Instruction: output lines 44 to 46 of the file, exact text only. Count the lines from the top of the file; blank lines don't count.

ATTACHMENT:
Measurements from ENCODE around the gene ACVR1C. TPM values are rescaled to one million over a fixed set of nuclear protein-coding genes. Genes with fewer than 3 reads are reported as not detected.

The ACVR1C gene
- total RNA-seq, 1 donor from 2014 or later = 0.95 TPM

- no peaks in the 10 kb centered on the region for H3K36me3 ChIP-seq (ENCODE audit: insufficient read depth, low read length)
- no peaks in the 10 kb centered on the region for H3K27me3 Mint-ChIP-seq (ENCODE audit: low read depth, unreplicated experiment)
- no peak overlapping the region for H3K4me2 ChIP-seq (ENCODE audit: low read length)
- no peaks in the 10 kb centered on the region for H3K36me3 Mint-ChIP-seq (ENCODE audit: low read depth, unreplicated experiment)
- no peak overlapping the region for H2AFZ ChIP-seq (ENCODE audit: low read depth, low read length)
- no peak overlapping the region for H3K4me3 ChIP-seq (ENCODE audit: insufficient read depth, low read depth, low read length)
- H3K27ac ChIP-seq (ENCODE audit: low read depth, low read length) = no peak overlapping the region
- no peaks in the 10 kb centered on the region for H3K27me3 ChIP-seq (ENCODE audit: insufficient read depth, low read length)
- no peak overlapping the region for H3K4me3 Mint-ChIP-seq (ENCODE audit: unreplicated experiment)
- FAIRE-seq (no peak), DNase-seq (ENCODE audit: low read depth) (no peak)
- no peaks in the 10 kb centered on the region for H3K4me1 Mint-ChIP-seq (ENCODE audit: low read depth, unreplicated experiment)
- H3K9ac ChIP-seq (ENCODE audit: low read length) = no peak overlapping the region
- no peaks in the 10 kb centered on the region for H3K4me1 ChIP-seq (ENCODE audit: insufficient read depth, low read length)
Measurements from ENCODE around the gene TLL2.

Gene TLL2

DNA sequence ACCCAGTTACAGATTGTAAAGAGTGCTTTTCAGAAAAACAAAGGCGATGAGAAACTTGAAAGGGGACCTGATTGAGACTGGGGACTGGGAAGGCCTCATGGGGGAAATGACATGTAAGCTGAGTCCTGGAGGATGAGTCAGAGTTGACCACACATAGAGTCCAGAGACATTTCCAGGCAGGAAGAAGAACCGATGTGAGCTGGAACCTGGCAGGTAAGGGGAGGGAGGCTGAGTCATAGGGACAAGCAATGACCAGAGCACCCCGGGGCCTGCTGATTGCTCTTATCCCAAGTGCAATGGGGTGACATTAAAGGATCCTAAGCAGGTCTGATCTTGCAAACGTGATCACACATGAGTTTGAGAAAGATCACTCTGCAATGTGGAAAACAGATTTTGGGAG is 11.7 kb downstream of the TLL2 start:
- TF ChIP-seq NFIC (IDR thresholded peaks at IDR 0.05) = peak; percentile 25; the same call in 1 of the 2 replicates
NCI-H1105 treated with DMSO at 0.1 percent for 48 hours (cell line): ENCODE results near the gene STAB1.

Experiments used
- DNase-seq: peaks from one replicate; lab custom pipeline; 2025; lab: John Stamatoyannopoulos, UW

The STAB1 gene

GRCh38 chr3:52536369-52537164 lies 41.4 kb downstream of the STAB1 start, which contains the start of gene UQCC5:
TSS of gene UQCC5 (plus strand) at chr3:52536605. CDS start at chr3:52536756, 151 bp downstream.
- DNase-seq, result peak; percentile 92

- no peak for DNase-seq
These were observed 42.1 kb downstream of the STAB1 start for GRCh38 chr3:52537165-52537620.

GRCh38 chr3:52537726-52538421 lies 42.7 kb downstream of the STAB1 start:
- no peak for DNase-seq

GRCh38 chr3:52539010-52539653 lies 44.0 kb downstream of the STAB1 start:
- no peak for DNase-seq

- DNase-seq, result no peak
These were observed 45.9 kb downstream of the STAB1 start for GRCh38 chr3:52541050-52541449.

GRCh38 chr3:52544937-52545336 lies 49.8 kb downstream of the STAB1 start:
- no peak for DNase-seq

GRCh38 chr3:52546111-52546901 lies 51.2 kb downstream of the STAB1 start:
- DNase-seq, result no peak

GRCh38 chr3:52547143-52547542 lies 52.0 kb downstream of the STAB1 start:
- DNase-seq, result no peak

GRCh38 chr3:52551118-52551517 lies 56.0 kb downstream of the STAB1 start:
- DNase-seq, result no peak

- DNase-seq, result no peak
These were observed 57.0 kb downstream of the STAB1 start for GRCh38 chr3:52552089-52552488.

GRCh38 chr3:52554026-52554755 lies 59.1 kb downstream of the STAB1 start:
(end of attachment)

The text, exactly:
- DNase-seq, result no peak
These were observed 57.0 kb downstream of the STAB1 start for GRCh38 chr3:52552089-52552488.

GRCh38 chr3:52554026-52554755 lies 59.1 kb downstream of the STAB1 start: